I’m tired of moping around after the presidential election. So, I decided to turn my attention to a more pleasant subject.
Like dogs. Don’t you love them?
One of the reasons I love dogs is that burglars don’t.
When I was a child, my Grandmother and Granddaddy lived on a 50 acre farm on Highway 54 right at the city limits of Fayetteville. Azalea Estates is there now.
They had fields of corn. Tomatoes. Cucumbers.
They had apple trees. Grape vines. Fig bushes. Strawberries. Lots of corn. Pole beans.
For awhile, they even had hogs.
Granddaddy had mules. He plowed with them.
He had a blacksmith shop where he fixed his plows. There was a smokehouse for storage. And there were two or three barns where he parked his truck and kept hay and other stuff.
One day, Granddaddy had gone to town. Grandmother, who was in her 70’s, was at home alone. Or, so she thought.
As it turned out, some criminals had been hiding for a few days in one of the barns. Now, they were hungry. So, when Granddaddy left in his truck, they decided to try to force their way into the house. They weren’t afraid of my Grandmother.
Suddenly, out of nowhere, a big dog ran up. He was snarling. He had decided that nobody was going to lay a hand on my Grandmother. He positioned himself between her and the crooks. If they took a step forward, he barked and lunged toward them.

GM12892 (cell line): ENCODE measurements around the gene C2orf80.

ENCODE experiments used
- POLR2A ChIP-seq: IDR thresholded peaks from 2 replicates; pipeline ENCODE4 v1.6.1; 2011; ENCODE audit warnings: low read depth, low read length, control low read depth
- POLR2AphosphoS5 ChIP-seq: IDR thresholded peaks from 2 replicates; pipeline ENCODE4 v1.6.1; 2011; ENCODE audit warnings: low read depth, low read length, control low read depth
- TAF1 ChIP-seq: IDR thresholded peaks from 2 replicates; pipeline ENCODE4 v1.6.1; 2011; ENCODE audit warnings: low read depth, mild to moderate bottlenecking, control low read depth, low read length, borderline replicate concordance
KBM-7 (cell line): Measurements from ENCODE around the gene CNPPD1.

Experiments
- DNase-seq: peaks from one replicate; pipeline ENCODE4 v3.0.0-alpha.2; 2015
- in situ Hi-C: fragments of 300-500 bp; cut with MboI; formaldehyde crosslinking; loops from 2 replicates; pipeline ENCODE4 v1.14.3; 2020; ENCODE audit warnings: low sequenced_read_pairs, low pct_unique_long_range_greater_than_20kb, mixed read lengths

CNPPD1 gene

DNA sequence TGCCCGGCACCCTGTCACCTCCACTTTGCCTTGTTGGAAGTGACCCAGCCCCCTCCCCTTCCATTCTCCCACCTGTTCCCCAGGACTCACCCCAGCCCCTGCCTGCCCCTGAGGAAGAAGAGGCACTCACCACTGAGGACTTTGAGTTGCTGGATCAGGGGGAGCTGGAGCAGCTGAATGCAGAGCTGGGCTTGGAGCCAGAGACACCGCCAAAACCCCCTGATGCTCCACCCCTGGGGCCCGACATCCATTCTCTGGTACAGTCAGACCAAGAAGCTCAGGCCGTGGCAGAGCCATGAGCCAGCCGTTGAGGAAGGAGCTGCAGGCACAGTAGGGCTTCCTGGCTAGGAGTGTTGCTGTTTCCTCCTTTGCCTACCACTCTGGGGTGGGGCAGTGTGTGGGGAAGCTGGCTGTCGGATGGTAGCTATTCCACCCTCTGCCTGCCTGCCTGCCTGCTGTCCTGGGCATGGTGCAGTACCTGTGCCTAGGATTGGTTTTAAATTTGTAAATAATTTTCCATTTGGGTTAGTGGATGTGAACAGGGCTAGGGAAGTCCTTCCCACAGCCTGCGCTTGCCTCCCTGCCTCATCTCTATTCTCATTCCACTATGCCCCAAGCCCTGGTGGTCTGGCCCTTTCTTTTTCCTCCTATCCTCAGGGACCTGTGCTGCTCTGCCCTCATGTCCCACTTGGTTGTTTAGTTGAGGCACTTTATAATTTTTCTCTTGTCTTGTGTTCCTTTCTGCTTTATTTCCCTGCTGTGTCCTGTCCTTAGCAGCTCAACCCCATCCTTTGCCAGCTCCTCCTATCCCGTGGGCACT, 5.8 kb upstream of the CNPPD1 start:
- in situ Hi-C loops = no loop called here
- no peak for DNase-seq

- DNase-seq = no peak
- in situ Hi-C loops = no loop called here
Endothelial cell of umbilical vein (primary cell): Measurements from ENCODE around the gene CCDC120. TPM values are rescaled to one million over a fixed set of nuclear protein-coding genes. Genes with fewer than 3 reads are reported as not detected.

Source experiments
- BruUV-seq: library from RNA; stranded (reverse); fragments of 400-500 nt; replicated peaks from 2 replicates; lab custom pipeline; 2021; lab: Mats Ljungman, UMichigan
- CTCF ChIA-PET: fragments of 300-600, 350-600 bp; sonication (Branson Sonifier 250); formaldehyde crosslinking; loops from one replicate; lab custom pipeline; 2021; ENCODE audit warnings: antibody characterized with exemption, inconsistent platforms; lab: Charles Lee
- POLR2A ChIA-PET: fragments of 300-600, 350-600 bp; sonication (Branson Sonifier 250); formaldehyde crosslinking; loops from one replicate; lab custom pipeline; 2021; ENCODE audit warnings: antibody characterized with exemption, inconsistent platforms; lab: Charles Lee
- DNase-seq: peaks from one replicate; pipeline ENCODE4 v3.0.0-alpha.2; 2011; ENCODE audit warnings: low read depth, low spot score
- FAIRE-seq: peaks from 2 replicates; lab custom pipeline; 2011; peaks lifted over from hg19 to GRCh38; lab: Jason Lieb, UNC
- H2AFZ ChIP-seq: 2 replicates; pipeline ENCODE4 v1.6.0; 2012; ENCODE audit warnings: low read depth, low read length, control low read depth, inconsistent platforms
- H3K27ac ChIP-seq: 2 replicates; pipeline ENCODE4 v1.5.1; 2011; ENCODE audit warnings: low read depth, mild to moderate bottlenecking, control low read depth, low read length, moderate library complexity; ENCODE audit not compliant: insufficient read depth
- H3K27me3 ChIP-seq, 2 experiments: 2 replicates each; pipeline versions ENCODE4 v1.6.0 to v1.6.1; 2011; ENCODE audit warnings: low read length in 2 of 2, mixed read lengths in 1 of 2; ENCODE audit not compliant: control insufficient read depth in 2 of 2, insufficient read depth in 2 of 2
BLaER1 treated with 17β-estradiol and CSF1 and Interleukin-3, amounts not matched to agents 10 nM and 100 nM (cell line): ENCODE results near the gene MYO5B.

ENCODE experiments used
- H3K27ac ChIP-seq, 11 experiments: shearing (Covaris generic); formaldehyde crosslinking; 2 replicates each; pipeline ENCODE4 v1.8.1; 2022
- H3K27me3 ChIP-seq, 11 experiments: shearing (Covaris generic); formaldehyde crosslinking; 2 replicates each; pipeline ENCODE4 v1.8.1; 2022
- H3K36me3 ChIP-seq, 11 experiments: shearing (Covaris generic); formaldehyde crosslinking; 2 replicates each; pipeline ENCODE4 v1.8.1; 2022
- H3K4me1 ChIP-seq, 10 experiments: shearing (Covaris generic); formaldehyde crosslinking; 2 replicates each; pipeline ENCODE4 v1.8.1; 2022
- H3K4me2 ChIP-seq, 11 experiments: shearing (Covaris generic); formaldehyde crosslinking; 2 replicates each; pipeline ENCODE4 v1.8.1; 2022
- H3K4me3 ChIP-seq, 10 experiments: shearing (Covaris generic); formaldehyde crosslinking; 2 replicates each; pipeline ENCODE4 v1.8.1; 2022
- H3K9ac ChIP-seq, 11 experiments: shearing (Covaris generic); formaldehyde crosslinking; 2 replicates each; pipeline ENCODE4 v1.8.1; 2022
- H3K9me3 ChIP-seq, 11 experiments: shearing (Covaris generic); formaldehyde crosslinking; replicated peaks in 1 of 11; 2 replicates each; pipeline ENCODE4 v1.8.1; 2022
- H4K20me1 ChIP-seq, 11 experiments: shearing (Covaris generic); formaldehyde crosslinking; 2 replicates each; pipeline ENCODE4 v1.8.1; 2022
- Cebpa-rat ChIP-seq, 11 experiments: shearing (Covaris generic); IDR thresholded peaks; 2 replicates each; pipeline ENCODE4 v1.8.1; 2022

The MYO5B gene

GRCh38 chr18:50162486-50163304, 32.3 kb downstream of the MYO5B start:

That was the break my Grandmother needed. She called the police. When they arrived, the dog had the burglars pinned against a tree, scared to move one way or the other. They got their food, but it was at the Fayette County Jail.
The dog got some food, too. Lots of it. If you ever ate my Grandmother’s cooking, you know the feast he had. She named him Exile and pampered him for the rest of his life.
A fellow named Jack MacLean wrote “Secrets of a Superthief.” He surveyed 300 prison inmates who were convicted of burglary. Sixty-five percent admitted that dogs of good size and unfriendly persuasion would scare them away from a home. Thirty-five percent said no dog would scare them away. I think the thirty-five percent were lying.
In another survey of 589 convicted property offenders this question was asked: “How effective is each of the following likely to be in preventing burglary, breaking and entering, and grand theft?” The options for response were: “0—not effective; 1—somewhat effective; 2—very effective.” The findings? Having a dog in the house was the fifth highest deterrent.
Here are the results: (1) Monitored burglar alarms [1.51]; (2) electronic sensors in windows [1.35]; (3) closed circuit TV cameras in stores [1.31]; (4) private security patrols [1.31]; (5) dog in house [1.11]; (6) weapons in home [1.10]; (7) guardhouses protecting homes [1.07]; (8) random police foot patrols [1.05]; (9) better exterior lighting [1.02]; (10) neighborhood watch programs [0.98]; (11) safes/strong boxes [0.83]; (12) local burglar alarms [0.83]; (13) deadbolt lock [0.79]; (14) timed interior lights [0.78].
A curious omission from the list was an aggressive prosecutor. I guess the respondents were still licking their wounds from that one.
So, get a dog, keep your District Attorney and hunker down.
And if I find a breed that will guard our property from folks in Washington, I’ll let you know.